The Federal Budget; More, more, more for defense: Reagan asks for his largest increase
Two more years. That's how much longer it should take before United States military spending begins to level off. President Reagan's bugle call to rearm America with newer weapons and better-trained soldiers, sailors, and airmen was heard again here Wednesday.
This time the President asked for the largest Defense Department increase of his four-year term.
The military agenda spelled out by Reagan & Co. remains much the same as it has been since 1981. They want new planes, especially the B-1 bomber. A 600-ship Navy with 15 aircraft carriers. Four restored battleships. Higher military pay. Better training. More flight time for pilots to gain experience. More steaming time for ships. The Peacekeeper (MX) strategic missile. More submarines. A rapid deployment force. Better communications. More research. Space weapons.
This time the President is asking for 13 percent more money - $305 billion in the 1985 fiscal year that begins Oct. 1. That's $16 billion less than the armed services asked for, but it shook some members of Congress.
Sen. Sam Nunn of Georgia, a key Democrat on the Armed Services Committee, said there is no question the budget request would be cut. The only question is ''when and how much it will be reduced.''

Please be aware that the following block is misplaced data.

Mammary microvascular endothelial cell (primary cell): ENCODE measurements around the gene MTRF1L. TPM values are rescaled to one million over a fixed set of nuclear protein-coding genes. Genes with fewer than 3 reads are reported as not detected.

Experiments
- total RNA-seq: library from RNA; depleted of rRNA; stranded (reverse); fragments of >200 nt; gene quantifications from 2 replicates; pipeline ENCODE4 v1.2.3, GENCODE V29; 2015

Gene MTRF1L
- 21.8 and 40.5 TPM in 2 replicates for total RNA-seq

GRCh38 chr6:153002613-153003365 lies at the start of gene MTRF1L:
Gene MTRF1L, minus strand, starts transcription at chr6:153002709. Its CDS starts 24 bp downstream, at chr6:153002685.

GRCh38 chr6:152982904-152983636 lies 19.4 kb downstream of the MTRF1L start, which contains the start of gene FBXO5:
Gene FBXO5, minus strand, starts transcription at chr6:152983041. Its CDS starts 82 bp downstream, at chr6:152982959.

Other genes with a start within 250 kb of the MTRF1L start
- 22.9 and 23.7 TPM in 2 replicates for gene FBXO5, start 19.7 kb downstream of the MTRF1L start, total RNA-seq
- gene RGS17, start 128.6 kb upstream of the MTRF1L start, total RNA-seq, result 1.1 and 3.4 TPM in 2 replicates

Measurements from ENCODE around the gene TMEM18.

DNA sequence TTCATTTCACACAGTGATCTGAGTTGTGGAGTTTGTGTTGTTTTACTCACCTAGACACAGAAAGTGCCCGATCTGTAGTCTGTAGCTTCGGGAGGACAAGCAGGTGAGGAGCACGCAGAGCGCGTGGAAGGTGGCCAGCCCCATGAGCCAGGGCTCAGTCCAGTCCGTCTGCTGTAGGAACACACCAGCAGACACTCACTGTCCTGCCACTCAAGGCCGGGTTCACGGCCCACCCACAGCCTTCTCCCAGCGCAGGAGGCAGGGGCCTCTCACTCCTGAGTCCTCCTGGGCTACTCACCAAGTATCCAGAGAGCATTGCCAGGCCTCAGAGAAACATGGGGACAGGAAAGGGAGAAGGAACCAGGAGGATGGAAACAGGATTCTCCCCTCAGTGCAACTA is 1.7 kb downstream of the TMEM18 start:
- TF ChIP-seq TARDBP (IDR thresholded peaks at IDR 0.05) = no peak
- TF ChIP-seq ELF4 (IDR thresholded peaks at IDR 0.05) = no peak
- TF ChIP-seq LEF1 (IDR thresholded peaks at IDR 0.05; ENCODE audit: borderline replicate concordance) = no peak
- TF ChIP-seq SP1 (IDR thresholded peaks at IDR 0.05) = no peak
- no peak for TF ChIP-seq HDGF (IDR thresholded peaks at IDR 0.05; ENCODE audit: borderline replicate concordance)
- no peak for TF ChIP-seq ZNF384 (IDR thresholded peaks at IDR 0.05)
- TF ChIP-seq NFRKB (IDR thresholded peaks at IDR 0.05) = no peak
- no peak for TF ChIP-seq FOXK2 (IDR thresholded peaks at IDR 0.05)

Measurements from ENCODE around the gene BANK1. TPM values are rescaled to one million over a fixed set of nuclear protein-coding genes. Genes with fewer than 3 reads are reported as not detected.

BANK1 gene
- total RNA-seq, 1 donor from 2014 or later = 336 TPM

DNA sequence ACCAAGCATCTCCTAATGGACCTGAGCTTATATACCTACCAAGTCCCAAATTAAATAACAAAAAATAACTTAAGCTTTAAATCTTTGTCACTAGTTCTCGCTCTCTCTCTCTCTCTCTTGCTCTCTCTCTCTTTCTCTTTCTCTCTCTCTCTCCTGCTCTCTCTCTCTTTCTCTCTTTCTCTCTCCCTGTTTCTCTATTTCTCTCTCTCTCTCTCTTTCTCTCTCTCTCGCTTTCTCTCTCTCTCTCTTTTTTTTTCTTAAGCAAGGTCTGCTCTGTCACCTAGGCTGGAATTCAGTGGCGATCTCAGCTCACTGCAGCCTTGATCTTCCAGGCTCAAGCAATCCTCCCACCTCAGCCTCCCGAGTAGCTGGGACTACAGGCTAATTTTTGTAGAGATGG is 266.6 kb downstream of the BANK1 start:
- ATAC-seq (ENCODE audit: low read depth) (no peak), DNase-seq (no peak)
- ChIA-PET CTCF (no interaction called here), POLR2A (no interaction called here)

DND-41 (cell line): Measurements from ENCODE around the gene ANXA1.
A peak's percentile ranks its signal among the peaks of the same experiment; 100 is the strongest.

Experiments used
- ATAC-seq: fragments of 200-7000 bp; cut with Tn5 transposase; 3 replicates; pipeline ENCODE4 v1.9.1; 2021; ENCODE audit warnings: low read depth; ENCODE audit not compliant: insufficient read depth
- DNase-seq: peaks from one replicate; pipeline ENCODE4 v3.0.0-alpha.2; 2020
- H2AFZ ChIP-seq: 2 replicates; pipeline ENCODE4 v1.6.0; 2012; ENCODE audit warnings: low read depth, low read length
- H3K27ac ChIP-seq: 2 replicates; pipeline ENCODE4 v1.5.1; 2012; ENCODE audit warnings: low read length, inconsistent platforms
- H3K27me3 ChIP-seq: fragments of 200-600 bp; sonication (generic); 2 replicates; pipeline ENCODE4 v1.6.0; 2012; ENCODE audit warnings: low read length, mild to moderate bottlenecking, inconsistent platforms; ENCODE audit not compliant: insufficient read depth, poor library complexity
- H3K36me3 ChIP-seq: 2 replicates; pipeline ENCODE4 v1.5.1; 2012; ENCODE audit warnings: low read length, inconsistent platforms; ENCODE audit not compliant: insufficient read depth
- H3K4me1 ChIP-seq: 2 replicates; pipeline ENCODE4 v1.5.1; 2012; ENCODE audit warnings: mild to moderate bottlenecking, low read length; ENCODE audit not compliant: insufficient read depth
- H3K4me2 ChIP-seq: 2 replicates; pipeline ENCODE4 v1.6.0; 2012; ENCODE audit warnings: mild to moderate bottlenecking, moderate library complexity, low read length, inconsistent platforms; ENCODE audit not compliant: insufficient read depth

After next year's record increase, Mr. Reagan wants another 9.2 percent in 1986. But that would be it. The Reagan military buildup would be largely complete. America's deterrent power would be essentially restored, says Defense Secretary Caspar W. Weinberger.
In later years, Mr. Weinberger promises that increases will be on the order of 3.5 to 3.9 percent - just about enough to keep up with inflation.
The military budget has been a political battlefield since Mr. Reagan took office.
Democrats have zeroed their fire at everything from the B-1 bomber (Walter Mondale would ''terminate'' it) to the rapid-deployment force (John Glenn attacks it as ''not rapid, not deployable, and not a real force''). George McGovern pounces on the military as a ''wasteful, bloated monster.''